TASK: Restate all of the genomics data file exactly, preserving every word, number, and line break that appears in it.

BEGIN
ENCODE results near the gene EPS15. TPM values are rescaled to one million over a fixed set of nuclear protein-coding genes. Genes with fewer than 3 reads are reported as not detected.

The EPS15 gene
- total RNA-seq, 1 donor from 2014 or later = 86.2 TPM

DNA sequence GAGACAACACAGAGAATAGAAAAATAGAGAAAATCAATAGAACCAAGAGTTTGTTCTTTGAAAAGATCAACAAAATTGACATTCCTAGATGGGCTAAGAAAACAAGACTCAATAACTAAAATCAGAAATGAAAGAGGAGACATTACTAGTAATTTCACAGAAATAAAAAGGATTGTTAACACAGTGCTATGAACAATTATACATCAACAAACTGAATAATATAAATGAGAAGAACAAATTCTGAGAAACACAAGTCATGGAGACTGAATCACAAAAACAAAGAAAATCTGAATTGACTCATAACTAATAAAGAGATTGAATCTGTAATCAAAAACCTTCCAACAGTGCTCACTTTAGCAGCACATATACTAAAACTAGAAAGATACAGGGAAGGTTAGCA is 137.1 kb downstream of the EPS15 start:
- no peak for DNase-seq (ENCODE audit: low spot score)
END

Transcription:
ENCODE results near the gene EPS15. TPM values are rescaled to one million over a fixed set of nuclear protein-coding genes. Genes with fewer than 3 reads are reported as not detected.

The EPS15 gene
- total RNA-seq, 1 donor from 2014 or later = 86.2 TPM

DNA sequence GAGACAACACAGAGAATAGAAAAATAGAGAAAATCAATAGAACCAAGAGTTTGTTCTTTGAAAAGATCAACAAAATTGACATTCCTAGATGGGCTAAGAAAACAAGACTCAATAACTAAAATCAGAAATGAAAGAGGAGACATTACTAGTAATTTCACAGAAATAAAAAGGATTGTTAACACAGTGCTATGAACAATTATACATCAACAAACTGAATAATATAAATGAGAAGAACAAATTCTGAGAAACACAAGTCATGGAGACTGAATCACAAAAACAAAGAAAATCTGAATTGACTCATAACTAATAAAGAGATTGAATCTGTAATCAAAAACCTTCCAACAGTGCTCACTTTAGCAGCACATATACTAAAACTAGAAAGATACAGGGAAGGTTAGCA is 137.1 kb downstream of the EPS15 start:
- no peak for DNase-seq (ENCODE audit: low spot score)